Justin Upton AP

The Justin Upton trade: The Braves get their man, the Diamondbacks do better than expected

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Justin Upton was being dangled by the Diamondbacks forever, but he’s finally out the door. It’s a five-for-two deal:

  • Braves get: (OF) Justin Upton, (3B) Chris Johnson
  • Diamondbacks get: (3B) Martin Prado, (RHP) Randall Delgado, (SS) Nick Ahmed, (RHP) Zeke Spruill, and (1B) Brandon Drury.

For all the talk that the Diamondbacks’ leverage was gone when Upton blocked the proposed trade to the Mariners, Kevin Towers did pretty well in this deal.  In Prado he gets a solid starting third baseman who can play second and left field as well. They also get a guy who is coming off  a year in which he hit .301/.359/.438 with 10 homers and 70 RBI. And it wasn’t an outlier kind of year for him.

Delgado, who turns 23 in a couple of weeks, wasn’t spectacular in his 18 appearances for the Braves last season (4-9, 4.37 ERA 76 Ks and 42 BB in 92.2 IP), but he remains a solid pitching prospect who has stuck out 9.6 batters per nine innings in six minor league seasons. Spruill is a year and a half older and hasn’t hit the bigs yet. The Braves likely didn’t have him penciled in to their rotation any time soon. He doesn’t strike out a ton of guys but doesn’t walk many either. Ahmed, a second rounder in 2011 out of the University of Connecticut, hasn’t been above A-ball yet. He has promise, but is blocked by Andrelton Simmons. Drury is 20 and struggled in low-A ball last year.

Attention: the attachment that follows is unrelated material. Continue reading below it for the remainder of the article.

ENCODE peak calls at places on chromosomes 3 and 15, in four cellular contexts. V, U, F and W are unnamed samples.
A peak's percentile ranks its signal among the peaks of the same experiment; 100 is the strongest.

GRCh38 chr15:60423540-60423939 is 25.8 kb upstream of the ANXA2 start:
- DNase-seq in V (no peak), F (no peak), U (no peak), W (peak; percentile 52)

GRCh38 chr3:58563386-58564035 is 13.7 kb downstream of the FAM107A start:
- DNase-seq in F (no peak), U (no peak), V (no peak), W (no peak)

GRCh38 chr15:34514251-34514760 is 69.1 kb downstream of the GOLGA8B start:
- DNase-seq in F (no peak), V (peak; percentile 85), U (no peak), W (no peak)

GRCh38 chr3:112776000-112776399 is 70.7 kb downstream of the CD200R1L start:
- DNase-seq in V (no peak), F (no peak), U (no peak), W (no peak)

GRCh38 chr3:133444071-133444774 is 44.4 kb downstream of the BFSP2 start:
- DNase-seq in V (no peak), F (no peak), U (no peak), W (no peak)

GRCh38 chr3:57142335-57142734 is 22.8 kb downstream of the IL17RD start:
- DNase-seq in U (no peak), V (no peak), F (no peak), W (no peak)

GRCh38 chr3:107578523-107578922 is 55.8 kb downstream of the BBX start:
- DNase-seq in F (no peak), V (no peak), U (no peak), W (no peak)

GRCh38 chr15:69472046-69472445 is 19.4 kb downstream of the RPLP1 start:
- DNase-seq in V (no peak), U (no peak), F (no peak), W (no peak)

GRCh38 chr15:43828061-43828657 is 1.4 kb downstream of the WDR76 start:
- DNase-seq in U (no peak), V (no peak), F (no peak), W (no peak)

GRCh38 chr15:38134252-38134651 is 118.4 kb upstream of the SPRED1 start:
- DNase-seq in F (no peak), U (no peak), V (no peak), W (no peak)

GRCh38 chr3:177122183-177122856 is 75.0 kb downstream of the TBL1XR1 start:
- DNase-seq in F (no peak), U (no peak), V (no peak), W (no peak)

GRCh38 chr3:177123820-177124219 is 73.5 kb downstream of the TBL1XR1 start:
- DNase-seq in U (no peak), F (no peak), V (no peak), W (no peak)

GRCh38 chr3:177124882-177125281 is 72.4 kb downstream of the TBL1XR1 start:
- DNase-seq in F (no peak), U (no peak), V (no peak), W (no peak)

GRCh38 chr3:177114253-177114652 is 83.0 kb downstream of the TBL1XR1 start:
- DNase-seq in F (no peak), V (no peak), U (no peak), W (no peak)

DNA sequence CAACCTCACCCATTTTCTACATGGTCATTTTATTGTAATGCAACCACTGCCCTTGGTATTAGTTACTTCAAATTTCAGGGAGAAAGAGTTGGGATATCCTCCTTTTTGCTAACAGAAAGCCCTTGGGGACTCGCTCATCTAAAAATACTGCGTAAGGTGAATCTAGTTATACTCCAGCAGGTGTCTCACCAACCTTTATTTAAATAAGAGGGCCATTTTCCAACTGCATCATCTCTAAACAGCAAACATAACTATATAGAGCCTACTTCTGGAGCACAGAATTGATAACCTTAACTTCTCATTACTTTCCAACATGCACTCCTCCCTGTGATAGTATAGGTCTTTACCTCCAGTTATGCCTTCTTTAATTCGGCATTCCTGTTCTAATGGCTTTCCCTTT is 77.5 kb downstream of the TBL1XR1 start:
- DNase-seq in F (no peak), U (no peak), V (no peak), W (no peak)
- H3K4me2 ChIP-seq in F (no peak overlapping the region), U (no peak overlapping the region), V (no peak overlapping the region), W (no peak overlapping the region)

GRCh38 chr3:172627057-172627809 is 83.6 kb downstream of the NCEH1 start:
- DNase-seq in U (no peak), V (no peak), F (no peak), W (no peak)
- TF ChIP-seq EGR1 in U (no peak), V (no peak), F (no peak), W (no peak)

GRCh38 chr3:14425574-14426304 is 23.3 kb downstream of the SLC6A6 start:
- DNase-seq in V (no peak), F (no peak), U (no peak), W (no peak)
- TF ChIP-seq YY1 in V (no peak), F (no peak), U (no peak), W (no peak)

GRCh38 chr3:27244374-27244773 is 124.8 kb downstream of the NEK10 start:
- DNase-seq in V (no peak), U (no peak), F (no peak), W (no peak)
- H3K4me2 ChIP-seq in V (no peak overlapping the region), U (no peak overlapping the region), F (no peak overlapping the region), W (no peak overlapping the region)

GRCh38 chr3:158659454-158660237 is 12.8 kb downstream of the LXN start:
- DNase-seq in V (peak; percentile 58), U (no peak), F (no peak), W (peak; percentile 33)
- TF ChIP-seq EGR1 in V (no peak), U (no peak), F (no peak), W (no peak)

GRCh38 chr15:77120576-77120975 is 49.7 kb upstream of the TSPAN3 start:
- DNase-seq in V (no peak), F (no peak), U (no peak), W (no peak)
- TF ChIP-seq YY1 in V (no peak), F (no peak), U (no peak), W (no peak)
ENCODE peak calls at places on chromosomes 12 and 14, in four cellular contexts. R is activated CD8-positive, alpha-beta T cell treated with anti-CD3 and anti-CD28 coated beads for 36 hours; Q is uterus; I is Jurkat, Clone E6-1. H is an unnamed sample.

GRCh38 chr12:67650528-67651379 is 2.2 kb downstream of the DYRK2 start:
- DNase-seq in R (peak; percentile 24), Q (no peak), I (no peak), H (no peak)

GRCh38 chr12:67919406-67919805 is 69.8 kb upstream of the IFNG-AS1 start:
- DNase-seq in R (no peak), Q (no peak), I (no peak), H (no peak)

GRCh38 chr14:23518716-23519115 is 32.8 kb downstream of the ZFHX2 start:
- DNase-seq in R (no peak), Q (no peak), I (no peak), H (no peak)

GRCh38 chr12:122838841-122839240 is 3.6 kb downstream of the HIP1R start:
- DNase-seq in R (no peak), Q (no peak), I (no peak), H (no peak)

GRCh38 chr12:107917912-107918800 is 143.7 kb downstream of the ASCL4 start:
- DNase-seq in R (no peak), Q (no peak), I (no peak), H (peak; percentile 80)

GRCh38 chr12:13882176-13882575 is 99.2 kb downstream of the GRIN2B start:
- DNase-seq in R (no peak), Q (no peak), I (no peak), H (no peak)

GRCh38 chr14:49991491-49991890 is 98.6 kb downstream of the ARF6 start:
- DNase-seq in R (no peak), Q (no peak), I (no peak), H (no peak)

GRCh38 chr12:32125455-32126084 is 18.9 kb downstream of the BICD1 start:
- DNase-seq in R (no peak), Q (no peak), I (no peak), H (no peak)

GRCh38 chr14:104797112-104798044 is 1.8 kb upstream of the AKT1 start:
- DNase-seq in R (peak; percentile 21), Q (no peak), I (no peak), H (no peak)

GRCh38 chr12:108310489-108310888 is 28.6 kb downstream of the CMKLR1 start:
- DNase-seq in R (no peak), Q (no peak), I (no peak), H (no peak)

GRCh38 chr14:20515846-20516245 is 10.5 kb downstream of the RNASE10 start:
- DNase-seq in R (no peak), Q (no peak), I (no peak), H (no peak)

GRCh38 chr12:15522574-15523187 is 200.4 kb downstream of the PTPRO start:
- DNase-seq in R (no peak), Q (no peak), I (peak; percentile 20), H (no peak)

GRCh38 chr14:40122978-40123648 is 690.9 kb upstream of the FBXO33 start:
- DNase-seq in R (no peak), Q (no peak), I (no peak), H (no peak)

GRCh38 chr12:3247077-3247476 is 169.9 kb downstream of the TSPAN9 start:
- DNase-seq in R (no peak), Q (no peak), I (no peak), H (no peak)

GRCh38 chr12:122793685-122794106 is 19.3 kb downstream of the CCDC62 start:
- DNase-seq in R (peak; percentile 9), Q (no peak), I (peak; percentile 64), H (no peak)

No one piece of that package is spectacular, but there is a lot of upside in it, particularly with Delgado, and in Prado the Diamondbacks have upgraded their offense a great deal.

As for the Braves’ side of things: they got their man.  Upton may have struggled at times last season, but he has shown that he is capable  of elite performance at a young age, being only a year removed from an age-23 season in which he hit .289/.369/.529 while playing strong defense.  The biggest question will be how he does outside of the extremely friendly confines of Chase Field, where he boasts an OPS of .937. Compare that with his road OPS of .731.

In addition to Upton Atlanta gets Chris Johnson who may form the right-handed sign of a platoon at third base with Juan Francisco.  At least if no one tells Fredi Gonzalez that Johnson has hit righties better than he’s hit lefties in his career. For his part, Francisco is basically helpless against lefties.  Not the best third base situation in the world for the Braves, but Prado was entering his walk year and it’s doubtful that the budget conscious Braves were going to shell out big dollars for him when he became a free agent.

On balance, you have to invoke the “the team that got the best player won the trade” rule and say that the Braves won this trade, at least at the outset.  With the addition of Justin Upton the Braves have a middle-of-the-order bat they’ve lacked since Chipper Jones was able to play a full season. A middle-of-the order bat that’s under team control for three more years for $38 million, which isn’t too bad if he maintains his recent level of performance and is a downright bargain if he breaks out like many think he might. And putting him next to B.J. Upton and Jason Heyward, the Braves have one of the best outfields in baseball.